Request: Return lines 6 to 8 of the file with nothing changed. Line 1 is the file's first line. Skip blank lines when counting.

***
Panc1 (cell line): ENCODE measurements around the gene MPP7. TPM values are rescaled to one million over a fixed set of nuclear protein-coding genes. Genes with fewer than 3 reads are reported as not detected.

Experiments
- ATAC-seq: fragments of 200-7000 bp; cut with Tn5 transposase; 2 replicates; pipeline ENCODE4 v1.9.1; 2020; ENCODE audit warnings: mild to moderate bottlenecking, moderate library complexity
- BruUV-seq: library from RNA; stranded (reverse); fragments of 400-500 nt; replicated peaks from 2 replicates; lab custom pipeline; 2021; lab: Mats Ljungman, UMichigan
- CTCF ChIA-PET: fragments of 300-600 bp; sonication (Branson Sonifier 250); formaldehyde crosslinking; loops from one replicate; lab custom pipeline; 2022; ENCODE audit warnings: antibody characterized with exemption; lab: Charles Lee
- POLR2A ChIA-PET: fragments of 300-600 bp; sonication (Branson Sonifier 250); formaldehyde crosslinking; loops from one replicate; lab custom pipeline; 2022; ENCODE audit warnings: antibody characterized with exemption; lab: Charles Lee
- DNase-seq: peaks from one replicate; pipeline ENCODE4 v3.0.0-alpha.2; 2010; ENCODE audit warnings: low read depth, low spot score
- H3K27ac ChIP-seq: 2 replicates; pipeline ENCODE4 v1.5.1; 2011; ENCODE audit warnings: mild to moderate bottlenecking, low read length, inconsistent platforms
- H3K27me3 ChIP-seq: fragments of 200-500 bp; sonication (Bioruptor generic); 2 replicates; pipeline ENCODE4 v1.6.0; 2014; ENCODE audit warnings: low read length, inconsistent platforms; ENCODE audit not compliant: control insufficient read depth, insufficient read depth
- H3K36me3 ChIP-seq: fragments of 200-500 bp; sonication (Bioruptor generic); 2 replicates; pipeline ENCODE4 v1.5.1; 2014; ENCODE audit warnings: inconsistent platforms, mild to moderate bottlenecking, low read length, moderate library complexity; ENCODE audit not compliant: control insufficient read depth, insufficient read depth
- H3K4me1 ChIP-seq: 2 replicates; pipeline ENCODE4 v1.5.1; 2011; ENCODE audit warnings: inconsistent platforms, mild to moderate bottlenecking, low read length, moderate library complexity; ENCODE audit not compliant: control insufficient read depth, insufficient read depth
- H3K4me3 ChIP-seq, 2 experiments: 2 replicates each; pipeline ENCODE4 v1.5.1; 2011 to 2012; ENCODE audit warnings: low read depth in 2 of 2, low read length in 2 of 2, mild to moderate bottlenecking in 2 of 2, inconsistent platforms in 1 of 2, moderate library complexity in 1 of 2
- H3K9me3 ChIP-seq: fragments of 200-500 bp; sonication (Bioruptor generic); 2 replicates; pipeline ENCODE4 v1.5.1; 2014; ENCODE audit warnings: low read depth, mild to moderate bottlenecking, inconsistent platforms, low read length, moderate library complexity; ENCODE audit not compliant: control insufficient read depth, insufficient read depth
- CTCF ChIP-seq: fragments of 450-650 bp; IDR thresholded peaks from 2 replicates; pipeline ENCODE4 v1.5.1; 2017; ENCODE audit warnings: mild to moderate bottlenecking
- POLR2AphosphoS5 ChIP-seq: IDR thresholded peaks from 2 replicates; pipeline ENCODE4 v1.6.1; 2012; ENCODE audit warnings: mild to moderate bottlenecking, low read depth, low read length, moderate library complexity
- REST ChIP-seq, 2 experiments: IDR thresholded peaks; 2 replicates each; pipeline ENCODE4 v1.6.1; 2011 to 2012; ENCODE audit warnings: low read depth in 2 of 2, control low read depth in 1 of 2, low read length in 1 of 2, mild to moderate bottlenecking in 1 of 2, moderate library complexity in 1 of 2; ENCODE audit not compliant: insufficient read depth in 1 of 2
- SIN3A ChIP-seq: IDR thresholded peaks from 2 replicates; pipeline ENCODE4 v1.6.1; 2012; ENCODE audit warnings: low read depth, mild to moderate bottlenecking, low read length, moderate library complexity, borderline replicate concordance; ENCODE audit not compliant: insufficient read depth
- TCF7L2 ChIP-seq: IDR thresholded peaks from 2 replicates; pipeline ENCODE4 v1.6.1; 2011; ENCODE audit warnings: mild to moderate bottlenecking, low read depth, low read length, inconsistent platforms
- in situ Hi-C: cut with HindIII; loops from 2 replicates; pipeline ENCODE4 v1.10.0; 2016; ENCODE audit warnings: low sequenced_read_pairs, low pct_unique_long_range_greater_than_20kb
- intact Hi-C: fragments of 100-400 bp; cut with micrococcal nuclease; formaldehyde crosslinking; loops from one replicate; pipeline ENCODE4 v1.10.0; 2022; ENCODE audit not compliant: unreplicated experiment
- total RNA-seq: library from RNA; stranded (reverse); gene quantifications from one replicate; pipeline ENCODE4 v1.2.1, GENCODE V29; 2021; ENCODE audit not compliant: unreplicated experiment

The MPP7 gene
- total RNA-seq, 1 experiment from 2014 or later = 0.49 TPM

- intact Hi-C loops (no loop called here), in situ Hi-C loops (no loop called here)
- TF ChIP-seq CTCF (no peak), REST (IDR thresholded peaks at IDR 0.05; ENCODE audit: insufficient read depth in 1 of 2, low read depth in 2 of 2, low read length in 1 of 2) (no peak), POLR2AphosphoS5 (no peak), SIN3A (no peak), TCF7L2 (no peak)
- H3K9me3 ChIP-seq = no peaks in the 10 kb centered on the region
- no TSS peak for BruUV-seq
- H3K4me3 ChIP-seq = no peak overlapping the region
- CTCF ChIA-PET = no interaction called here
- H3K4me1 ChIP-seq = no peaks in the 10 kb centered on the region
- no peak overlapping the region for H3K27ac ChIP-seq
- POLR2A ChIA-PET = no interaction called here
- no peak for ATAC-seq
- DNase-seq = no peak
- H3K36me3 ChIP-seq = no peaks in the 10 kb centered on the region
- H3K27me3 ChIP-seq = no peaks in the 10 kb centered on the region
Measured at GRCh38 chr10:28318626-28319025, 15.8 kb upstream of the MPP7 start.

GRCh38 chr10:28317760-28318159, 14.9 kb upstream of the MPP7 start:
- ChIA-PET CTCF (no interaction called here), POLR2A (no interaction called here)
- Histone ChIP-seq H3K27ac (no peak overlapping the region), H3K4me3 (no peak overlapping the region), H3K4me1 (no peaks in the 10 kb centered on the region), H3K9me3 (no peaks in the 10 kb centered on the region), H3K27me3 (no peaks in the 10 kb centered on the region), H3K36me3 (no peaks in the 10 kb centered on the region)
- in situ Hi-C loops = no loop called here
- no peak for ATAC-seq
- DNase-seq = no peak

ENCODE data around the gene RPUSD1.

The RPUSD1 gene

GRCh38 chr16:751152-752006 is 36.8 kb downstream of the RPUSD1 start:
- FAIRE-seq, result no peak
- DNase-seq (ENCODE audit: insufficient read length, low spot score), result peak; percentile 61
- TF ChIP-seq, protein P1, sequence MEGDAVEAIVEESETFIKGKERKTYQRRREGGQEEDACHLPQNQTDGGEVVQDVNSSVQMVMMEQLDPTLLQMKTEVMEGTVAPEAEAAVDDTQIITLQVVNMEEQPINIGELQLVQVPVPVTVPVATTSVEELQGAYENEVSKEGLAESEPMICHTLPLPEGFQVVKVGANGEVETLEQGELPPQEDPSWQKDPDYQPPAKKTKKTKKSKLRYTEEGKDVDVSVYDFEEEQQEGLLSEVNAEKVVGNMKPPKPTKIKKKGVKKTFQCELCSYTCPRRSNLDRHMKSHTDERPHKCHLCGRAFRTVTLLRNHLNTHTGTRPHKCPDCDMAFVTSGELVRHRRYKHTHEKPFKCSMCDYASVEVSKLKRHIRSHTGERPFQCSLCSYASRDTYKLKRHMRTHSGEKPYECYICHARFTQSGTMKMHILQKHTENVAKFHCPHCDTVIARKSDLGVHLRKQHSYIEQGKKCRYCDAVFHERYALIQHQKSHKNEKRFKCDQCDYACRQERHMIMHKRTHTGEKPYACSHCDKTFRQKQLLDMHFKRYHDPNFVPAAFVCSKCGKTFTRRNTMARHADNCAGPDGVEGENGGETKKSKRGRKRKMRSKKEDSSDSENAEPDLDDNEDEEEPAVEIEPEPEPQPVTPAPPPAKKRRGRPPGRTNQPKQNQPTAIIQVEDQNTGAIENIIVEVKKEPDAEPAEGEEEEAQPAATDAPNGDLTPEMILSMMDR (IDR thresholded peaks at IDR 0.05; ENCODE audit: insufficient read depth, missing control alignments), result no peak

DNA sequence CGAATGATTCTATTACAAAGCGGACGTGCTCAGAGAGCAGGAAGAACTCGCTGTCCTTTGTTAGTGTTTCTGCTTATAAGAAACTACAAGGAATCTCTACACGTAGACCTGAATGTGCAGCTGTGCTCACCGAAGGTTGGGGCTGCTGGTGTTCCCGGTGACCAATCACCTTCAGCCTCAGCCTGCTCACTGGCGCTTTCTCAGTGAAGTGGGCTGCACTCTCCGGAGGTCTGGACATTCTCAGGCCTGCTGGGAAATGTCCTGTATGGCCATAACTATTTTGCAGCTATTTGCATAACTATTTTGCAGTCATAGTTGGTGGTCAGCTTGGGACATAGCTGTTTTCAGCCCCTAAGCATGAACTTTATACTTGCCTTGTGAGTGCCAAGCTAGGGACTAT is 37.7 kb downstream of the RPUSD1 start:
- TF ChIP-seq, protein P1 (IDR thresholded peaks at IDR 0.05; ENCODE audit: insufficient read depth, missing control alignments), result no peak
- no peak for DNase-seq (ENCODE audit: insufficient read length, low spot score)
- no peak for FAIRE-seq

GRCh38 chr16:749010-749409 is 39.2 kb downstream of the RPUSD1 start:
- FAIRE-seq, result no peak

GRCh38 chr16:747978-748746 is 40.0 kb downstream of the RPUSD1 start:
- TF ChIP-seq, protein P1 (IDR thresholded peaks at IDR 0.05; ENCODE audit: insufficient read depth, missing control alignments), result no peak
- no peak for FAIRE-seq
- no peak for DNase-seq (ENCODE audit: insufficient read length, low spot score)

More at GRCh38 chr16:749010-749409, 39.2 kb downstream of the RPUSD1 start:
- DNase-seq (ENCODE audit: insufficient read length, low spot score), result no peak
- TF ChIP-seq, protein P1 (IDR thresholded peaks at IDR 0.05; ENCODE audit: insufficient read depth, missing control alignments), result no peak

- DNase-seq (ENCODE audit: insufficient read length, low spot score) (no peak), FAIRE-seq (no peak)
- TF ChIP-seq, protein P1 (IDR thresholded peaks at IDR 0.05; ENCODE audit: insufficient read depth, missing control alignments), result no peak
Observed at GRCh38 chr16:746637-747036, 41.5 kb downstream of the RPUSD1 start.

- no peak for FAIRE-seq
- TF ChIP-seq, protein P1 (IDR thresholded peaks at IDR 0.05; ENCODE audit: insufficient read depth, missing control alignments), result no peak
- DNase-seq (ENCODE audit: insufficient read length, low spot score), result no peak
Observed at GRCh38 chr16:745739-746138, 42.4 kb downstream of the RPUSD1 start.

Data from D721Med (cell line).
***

- POLR2A ChIA-PET: fragments of 300-600 bp; sonication (Branson Sonifier 250); formaldehyde crosslinking; loops from one replicate; lab custom pipeline; 2022; ENCODE audit warnings: antibody characterized with exemption; lab: Charles Lee
- DNase-seq: peaks from one replicate; pipeline ENCODE4 v3.0.0-alpha.2; 2010; ENCODE audit warnings: low read depth, low spot score
- H3K27ac ChIP-seq: 2 replicates; pipeline ENCODE4 v1.5.1; 2011; ENCODE audit warnings: mild to moderate bottlenecking, low read length, inconsistent platforms